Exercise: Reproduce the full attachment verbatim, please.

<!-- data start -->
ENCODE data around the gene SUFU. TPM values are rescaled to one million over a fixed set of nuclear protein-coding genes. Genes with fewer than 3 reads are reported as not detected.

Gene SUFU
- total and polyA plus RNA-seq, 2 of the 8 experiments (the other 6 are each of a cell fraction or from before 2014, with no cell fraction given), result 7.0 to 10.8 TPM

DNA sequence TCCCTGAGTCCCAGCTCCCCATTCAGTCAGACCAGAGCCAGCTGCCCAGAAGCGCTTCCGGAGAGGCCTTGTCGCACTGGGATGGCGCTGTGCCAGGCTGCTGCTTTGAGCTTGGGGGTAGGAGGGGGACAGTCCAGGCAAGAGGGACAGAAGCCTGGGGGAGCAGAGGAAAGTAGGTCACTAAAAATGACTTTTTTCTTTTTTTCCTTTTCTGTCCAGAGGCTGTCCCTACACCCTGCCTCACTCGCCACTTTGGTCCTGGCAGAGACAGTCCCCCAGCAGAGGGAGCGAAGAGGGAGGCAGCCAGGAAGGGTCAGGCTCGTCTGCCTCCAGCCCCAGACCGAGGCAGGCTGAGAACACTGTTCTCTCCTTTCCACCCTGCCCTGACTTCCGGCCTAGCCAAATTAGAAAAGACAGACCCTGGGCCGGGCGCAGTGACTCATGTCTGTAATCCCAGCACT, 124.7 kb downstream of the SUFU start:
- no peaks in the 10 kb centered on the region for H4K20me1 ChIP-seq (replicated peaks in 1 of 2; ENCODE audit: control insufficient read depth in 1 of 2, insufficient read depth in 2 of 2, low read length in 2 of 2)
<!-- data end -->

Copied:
ENCODE data around the gene SUFU. TPM values are rescaled to one million over a fixed set of nuclear protein-coding genes. Genes with fewer than 3 reads are reported as not detected.

Gene SUFU
- total and polyA plus RNA-seq, 2 of the 8 experiments (the other 6 are each of a cell fraction or from before 2014, with no cell fraction given), result 7.0 to 10.8 TPM

DNA sequence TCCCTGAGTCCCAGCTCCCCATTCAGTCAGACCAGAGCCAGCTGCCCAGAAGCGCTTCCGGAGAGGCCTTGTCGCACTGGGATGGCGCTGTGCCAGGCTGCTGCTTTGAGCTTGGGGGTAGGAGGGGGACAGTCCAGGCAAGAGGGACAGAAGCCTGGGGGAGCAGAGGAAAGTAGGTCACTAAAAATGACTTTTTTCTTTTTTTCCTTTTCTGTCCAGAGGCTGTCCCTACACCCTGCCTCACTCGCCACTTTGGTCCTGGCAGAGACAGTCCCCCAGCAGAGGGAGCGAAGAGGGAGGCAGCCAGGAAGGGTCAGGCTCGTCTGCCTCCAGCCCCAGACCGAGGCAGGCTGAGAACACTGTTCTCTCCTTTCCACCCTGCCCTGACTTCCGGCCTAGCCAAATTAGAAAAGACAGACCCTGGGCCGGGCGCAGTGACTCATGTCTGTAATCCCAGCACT, 124.7 kb downstream of the SUFU start:
- no peaks in the 10 kb centered on the region for H4K20me1 ChIP-seq (replicated peaks in 1 of 2; ENCODE audit: control insufficient read depth in 1 of 2, insufficient read depth in 2 of 2, low read length in 2 of 2)